How Accurate Are State Heroin Overdose Statistics?
Heroin abuse has reached crisis levels in the commonwealth and across the Northeast.
But determining the full scope of the problem is proving harder than one might think.
Without a single standard in Pennsylvania, the state's 67 county coroners and medical examiners operate under their own individual set of rules to determine if a drug overdose was caused by heroin.
"Well, I would be looking for this, what we call 6 mam or monoacetylmorphine. It's a metabolite that is found in heroin," said Dauphin County Coroner Graham Hetrick, explaining how his office decides when a death can actually be called a heroin overdose.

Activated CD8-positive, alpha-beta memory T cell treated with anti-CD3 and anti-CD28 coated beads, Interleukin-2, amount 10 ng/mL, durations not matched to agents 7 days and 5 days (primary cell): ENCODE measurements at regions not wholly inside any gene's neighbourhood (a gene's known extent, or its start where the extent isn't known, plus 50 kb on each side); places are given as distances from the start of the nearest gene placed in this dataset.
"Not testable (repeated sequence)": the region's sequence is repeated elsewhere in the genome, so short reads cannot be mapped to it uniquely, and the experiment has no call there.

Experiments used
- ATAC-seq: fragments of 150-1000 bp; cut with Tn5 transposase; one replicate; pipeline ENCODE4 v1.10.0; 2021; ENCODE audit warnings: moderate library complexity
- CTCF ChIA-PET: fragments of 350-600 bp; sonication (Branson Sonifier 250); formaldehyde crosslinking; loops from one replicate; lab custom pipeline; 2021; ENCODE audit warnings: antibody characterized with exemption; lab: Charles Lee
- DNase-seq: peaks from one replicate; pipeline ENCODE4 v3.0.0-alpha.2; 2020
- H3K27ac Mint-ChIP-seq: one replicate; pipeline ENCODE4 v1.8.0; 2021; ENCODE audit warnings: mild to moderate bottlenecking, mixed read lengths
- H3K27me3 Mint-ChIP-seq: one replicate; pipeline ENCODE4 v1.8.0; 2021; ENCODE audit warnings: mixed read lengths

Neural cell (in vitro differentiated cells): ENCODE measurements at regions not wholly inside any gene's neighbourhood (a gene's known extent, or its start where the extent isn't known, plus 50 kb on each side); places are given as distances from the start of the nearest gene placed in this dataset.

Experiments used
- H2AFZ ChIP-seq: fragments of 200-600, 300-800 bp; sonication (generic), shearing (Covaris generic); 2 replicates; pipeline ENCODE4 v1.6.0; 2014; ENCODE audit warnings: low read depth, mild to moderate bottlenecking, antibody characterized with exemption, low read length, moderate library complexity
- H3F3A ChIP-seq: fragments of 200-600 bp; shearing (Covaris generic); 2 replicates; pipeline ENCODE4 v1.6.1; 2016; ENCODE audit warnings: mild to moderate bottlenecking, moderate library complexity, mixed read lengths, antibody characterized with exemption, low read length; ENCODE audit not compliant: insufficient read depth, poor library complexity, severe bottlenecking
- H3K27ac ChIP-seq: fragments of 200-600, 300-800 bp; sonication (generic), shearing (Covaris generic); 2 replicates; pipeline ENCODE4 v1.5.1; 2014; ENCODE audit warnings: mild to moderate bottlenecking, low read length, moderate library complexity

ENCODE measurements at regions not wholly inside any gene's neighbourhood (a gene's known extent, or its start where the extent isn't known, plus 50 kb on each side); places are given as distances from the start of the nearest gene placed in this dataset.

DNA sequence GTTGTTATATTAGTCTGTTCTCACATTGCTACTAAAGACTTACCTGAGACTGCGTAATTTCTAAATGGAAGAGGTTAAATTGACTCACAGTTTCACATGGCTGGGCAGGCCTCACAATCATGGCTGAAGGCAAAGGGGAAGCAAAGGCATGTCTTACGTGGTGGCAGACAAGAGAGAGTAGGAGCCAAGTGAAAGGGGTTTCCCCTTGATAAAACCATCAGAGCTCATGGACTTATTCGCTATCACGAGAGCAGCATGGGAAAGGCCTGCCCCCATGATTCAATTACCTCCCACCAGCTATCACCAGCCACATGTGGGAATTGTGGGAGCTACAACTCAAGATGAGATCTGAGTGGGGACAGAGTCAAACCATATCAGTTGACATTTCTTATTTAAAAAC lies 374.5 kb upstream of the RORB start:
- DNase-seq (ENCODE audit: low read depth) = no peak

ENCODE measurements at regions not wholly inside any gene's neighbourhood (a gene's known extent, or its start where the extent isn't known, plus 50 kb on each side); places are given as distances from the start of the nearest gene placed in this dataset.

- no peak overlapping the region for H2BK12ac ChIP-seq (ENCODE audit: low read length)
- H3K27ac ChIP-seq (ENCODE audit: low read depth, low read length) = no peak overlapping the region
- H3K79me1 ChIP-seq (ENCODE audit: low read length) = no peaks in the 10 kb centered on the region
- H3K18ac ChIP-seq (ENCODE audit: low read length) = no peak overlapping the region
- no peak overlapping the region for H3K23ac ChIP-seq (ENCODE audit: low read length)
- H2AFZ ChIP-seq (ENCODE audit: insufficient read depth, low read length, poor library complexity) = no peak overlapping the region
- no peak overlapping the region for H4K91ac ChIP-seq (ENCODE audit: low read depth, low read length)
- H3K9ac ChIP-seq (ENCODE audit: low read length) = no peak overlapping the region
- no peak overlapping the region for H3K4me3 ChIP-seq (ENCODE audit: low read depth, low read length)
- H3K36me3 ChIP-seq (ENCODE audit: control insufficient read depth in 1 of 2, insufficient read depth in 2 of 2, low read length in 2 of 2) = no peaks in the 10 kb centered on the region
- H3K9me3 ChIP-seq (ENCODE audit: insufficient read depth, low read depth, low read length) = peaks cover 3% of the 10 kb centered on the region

A typical toxicology report will list "positive findings," which coroners and medical examiners then use in making a cause-of-death determination.
The toxicology report is just one piece that goes into making a final ruling. Hetrick’s staff also looks at physical evidence that might be found during the investigation.
"We take all drugs that are at the scene; you'll see the pill counter over there," Hetrick said. "We many times see heroin packets in the house ... they actually have stamps on them many times, and so we'll try to figure out and document that."